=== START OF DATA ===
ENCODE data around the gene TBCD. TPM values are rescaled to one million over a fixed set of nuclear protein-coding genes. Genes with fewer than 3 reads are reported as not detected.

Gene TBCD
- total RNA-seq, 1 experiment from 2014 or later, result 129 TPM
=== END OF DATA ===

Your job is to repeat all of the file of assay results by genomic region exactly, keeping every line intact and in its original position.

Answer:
ENCODE data around the gene TBCD. TPM values are rescaled to one million over a fixed set of nuclear protein-coding genes. Genes with fewer than 3 reads are reported as not detected.

Gene TBCD
- total RNA-seq, 1 experiment from 2014 or later, result 129 TPM